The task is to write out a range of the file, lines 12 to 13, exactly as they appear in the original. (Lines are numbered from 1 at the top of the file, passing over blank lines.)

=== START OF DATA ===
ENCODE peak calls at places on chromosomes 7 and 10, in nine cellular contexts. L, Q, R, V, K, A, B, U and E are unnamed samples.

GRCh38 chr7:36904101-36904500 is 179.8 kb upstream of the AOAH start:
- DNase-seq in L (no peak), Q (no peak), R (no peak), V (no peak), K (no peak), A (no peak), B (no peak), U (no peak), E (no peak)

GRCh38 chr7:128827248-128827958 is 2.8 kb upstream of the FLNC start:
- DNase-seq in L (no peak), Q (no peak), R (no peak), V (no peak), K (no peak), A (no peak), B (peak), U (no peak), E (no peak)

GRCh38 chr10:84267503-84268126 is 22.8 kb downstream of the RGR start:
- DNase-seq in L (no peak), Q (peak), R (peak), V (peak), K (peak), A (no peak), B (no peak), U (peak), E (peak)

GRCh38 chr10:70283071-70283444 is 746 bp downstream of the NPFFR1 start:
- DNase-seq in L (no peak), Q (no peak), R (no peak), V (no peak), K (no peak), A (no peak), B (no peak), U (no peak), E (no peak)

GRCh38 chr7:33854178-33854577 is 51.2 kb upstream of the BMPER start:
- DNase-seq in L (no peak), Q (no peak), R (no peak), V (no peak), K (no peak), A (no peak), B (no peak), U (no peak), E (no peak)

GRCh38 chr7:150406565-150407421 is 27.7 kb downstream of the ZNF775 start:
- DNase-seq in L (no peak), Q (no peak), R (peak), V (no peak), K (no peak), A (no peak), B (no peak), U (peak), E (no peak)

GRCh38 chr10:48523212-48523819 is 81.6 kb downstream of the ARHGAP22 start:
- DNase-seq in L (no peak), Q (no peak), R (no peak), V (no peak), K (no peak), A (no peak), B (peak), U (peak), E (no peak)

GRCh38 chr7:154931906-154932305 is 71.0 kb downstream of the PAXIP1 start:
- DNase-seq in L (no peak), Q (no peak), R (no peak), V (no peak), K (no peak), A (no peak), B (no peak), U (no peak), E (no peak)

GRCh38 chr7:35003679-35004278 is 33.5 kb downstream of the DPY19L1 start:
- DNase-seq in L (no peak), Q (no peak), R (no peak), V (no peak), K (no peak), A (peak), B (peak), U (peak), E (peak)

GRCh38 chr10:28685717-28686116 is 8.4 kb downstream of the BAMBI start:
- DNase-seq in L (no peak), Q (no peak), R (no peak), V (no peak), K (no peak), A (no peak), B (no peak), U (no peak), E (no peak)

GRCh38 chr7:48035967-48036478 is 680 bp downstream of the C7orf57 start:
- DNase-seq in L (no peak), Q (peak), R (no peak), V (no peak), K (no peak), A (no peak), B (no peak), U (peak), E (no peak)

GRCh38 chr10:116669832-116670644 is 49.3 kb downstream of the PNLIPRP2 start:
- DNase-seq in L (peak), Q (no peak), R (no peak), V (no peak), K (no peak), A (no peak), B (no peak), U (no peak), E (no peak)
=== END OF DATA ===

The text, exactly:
GRCh38 chr7:150406565-150407421 is 27.7 kb downstream of the ZNF775 start:
- DNase-seq in L (no peak), Q (no peak), R (peak), V (no peak), K (no peak), A (no peak), B (no peak), U (peak), E (no peak)